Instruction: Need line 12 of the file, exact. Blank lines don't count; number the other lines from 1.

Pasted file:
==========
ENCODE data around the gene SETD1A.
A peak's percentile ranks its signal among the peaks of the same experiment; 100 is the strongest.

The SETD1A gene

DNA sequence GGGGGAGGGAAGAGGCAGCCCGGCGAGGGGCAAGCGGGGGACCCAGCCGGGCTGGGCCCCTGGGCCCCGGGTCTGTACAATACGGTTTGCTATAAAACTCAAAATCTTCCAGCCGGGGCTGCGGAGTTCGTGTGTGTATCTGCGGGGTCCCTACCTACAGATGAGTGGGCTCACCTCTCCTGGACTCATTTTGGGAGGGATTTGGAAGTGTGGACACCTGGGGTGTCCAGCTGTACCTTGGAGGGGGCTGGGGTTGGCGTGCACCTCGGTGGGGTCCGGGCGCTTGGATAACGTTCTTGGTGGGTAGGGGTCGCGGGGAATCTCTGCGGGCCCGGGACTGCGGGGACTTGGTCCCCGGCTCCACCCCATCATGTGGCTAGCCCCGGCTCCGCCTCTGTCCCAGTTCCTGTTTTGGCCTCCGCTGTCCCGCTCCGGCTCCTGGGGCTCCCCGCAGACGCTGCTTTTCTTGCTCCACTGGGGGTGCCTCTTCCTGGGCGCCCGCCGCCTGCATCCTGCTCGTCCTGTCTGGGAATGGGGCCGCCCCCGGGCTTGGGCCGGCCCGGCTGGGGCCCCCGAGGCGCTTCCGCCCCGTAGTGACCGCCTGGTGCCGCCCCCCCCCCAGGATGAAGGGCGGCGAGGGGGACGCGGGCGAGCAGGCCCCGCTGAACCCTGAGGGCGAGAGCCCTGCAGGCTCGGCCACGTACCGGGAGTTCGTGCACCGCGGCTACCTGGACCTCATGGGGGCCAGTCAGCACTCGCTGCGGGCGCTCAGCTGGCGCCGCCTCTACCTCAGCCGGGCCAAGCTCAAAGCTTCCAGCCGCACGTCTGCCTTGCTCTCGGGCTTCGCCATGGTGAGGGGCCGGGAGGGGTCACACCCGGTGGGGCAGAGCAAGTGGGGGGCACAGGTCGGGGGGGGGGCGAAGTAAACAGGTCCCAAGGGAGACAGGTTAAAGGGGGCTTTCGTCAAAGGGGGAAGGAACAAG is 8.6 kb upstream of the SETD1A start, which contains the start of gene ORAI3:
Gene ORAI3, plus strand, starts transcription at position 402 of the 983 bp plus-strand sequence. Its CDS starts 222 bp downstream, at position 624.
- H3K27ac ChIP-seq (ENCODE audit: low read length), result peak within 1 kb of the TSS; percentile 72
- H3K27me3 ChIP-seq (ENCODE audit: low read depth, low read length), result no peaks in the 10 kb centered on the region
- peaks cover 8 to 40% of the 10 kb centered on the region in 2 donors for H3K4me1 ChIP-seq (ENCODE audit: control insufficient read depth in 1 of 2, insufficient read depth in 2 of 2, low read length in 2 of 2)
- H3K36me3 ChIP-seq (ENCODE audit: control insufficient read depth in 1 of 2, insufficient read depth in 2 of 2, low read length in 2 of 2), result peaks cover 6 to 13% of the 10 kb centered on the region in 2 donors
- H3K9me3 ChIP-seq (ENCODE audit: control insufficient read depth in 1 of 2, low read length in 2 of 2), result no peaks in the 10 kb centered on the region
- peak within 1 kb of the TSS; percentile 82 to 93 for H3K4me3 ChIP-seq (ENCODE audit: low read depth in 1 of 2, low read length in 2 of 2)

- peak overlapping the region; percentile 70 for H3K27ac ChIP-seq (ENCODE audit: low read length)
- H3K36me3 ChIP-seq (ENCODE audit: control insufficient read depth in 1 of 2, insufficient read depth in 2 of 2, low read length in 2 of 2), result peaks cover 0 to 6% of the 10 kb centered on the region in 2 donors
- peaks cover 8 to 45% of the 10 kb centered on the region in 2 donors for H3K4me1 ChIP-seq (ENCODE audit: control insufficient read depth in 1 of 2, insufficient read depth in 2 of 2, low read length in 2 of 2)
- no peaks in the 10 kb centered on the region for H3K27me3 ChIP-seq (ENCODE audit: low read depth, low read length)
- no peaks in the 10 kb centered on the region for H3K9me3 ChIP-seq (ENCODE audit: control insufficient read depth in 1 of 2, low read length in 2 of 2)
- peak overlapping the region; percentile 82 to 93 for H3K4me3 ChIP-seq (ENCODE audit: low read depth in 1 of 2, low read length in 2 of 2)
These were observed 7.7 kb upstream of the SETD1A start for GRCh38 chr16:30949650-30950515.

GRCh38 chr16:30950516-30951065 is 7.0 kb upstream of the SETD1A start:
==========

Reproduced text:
- peak overlapping the region; percentile 70 for H3K27ac ChIP-seq (ENCODE audit: low read length)